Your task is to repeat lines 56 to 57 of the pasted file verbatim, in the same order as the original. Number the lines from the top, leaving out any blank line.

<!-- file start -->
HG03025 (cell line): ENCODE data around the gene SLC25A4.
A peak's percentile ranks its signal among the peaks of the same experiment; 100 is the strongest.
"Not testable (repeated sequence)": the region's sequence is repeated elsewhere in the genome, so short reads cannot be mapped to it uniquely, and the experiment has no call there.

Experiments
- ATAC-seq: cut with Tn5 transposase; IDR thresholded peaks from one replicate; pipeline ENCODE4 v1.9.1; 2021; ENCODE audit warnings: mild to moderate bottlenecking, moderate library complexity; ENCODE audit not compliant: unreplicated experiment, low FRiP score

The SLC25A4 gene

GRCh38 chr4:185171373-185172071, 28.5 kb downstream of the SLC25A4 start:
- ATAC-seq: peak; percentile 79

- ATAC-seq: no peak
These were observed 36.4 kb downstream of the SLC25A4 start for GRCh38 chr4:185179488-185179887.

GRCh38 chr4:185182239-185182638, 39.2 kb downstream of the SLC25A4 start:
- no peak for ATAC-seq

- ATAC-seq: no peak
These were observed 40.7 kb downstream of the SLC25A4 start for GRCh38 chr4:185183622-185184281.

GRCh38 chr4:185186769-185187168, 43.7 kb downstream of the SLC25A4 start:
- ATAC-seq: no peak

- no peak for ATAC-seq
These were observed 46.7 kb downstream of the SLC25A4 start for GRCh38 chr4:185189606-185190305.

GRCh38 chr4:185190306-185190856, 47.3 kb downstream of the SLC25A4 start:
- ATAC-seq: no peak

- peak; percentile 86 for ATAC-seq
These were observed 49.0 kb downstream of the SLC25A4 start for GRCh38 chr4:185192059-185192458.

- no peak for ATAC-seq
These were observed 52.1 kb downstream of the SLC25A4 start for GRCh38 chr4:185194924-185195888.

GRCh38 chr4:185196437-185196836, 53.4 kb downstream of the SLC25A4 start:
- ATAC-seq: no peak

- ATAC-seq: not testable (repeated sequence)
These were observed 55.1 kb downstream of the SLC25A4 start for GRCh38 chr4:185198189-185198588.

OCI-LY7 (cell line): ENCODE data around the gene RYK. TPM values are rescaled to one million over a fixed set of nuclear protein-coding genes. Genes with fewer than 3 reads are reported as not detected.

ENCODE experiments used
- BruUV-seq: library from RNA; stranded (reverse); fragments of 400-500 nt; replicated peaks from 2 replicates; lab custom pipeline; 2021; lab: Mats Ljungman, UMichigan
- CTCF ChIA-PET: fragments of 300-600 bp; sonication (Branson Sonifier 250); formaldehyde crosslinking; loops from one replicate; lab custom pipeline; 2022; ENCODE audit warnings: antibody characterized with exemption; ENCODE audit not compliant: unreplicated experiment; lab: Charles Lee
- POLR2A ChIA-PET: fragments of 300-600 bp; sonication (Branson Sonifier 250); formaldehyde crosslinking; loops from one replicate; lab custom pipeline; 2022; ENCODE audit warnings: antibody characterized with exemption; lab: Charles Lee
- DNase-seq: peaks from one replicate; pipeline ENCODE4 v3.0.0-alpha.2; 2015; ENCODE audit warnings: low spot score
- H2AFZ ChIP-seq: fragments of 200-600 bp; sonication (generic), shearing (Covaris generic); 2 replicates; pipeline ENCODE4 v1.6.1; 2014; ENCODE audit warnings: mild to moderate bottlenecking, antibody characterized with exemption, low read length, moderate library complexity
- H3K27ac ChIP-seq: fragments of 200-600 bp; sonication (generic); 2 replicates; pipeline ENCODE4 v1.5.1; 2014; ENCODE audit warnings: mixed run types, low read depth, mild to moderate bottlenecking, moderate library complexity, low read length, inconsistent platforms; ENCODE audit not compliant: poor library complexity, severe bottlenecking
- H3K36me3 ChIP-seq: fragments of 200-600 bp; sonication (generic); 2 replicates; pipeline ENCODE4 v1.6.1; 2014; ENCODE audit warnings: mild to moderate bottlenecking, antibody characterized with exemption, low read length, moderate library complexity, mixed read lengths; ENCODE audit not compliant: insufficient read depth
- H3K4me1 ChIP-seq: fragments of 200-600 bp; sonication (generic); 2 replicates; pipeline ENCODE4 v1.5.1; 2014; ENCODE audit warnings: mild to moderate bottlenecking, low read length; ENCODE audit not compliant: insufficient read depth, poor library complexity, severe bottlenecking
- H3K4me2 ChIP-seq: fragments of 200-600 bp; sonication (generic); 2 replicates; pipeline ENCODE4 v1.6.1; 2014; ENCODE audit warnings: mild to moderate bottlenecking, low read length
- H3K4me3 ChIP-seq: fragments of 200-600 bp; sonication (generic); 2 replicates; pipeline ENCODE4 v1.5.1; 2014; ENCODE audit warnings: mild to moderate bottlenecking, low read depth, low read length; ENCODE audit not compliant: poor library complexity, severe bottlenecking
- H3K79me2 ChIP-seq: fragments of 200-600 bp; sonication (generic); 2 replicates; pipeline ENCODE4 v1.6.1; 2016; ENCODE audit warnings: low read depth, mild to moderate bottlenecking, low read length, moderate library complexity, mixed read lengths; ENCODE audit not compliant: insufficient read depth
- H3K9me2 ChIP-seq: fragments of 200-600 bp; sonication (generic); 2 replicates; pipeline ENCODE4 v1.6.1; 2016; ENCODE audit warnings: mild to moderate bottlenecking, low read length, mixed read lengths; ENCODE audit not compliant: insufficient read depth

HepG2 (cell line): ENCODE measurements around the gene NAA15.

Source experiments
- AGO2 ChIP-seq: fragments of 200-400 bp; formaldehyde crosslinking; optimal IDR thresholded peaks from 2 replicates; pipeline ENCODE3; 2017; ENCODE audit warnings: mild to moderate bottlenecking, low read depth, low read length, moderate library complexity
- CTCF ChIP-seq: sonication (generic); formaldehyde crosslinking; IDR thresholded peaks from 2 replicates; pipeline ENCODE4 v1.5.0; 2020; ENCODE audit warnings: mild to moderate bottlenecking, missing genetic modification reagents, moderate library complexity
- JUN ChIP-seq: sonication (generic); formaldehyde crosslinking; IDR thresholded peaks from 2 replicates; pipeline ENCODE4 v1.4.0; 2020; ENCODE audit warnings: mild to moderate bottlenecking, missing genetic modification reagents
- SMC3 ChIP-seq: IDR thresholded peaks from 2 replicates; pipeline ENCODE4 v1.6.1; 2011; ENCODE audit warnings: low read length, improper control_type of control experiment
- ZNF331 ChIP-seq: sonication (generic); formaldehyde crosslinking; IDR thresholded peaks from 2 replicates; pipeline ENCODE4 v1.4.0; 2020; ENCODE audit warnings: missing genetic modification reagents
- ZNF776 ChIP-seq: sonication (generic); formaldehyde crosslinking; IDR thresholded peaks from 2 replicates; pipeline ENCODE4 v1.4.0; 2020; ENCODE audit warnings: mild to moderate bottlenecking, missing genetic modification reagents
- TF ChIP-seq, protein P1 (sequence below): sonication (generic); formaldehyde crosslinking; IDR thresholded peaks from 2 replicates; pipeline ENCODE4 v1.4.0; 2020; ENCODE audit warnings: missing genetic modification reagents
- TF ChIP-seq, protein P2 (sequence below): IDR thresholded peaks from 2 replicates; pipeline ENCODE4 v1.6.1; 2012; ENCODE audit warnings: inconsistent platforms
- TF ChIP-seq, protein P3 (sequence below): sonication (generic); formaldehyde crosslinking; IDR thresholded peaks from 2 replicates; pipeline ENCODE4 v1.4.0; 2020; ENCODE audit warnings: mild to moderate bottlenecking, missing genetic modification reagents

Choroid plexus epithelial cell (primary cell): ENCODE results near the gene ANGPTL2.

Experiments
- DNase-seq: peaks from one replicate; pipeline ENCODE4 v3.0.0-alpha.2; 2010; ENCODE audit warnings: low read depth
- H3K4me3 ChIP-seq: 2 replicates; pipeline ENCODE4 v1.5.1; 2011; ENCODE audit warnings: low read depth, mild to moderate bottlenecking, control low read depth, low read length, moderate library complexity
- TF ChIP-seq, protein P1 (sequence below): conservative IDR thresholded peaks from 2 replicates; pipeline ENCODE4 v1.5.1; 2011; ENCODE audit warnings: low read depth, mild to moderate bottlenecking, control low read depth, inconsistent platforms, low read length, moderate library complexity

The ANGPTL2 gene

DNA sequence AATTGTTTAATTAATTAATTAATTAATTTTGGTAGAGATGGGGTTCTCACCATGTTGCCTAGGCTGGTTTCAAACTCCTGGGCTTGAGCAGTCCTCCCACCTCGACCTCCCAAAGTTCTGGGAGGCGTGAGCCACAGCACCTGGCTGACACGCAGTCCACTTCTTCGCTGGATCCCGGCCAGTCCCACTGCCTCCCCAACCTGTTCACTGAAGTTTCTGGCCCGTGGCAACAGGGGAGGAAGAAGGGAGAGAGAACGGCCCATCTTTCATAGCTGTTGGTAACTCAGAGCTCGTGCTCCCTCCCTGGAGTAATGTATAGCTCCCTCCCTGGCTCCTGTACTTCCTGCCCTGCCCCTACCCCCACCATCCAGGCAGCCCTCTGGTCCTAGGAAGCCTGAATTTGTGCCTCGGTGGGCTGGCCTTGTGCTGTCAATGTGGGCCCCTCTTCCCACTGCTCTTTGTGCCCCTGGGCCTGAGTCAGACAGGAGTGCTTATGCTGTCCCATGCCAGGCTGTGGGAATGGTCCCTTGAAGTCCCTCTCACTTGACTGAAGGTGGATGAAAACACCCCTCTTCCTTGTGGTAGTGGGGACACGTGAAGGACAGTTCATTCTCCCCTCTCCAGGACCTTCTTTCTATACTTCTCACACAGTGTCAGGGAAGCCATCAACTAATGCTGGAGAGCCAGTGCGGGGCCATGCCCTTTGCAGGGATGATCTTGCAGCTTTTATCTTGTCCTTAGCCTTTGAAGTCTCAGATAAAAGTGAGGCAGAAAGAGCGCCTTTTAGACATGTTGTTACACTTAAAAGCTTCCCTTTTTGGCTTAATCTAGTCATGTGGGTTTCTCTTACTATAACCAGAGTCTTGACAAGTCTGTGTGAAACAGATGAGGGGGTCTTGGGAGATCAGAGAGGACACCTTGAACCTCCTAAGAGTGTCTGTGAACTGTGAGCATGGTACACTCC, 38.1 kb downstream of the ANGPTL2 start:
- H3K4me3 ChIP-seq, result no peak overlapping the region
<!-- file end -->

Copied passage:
- DNase-seq: peaks from one replicate; pipeline ENCODE4 v3.0.0-alpha.2; 2010; ENCODE audit warnings: low read depth
- H3K4me3 ChIP-seq: 2 replicates; pipeline ENCODE4 v1.5.1; 2011; ENCODE audit warnings: low read depth, mild to moderate bottlenecking, control low read depth, low read length, moderate library complexity